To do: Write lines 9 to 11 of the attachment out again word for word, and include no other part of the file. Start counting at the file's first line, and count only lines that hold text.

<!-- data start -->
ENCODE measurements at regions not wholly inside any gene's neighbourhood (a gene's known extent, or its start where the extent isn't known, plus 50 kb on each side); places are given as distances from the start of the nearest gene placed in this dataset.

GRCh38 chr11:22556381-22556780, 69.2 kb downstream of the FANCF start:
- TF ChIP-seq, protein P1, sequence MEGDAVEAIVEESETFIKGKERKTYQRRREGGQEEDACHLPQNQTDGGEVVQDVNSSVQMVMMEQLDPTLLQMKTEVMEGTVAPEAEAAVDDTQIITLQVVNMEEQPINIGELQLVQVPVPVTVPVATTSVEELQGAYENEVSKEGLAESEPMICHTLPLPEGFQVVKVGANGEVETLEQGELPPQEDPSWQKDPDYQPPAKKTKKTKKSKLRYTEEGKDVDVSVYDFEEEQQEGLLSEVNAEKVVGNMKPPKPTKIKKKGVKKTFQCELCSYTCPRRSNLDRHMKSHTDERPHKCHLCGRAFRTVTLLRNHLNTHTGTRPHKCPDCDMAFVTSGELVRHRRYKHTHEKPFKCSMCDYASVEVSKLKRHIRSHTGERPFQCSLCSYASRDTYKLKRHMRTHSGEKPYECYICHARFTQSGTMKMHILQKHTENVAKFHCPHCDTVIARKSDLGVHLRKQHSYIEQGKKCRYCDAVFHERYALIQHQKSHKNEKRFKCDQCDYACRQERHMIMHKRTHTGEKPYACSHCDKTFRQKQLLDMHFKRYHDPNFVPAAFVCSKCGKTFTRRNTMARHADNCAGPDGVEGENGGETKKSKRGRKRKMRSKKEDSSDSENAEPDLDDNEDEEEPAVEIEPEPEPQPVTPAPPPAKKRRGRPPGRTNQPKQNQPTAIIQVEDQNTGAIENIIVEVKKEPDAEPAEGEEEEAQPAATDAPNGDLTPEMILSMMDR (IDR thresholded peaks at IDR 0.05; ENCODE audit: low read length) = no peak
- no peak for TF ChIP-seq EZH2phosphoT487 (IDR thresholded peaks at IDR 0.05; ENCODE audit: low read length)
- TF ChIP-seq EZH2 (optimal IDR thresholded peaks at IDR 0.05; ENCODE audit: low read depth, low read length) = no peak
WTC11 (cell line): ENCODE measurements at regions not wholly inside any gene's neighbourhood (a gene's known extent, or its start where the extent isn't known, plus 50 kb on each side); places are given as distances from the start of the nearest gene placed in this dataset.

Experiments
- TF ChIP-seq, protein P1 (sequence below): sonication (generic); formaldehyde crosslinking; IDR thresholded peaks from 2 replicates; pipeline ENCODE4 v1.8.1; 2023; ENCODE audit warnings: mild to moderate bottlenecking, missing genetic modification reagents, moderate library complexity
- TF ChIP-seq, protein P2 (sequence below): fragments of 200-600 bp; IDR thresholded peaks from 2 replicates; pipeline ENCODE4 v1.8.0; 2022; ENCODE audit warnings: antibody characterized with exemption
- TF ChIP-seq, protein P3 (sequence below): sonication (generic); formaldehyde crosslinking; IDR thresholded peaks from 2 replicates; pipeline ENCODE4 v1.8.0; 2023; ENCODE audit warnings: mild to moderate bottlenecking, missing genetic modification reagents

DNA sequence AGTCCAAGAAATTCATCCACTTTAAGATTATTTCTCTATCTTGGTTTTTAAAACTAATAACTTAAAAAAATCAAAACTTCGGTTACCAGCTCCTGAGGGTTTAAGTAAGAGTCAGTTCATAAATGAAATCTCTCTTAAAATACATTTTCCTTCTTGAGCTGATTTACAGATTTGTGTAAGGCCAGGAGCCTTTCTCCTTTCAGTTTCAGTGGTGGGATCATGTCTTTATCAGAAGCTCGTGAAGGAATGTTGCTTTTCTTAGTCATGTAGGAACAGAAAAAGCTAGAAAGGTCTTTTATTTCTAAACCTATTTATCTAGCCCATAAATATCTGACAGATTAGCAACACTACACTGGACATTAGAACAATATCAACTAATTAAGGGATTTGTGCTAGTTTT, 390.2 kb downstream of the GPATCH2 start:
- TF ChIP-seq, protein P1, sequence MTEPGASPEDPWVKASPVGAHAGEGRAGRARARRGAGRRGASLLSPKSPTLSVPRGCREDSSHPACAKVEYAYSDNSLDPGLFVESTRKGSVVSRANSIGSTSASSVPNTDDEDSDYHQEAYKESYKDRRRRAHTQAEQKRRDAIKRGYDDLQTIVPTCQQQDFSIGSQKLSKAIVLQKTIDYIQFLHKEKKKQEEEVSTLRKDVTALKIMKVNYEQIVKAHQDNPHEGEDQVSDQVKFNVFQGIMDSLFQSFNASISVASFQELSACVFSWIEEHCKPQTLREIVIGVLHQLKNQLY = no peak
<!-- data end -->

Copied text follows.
- TF ChIP-seq, protein P2 (sequence below): fragments of 200-600 bp; IDR thresholded peaks from 2 replicates; pipeline ENCODE4 v1.8.0; 2022; ENCODE audit warnings: antibody characterized with exemption
- TF ChIP-seq, protein P3 (sequence below): sonication (generic); formaldehyde crosslinking; IDR thresholded peaks from 2 replicates; pipeline ENCODE4 v1.8.0; 2023; ENCODE audit warnings: mild to moderate bottlenecking, missing genetic modification reagents

DNA sequence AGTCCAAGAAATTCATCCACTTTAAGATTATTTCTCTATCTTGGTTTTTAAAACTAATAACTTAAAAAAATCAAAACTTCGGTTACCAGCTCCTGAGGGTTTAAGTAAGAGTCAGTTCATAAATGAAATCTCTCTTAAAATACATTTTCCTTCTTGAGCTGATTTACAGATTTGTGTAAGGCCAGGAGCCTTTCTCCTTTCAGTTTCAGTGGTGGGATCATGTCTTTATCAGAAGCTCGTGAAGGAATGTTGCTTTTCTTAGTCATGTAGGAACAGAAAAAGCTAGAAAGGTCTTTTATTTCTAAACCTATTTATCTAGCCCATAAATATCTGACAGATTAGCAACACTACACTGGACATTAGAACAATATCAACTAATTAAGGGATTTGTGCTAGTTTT, 390.2 kb downstream of the GPATCH2 start: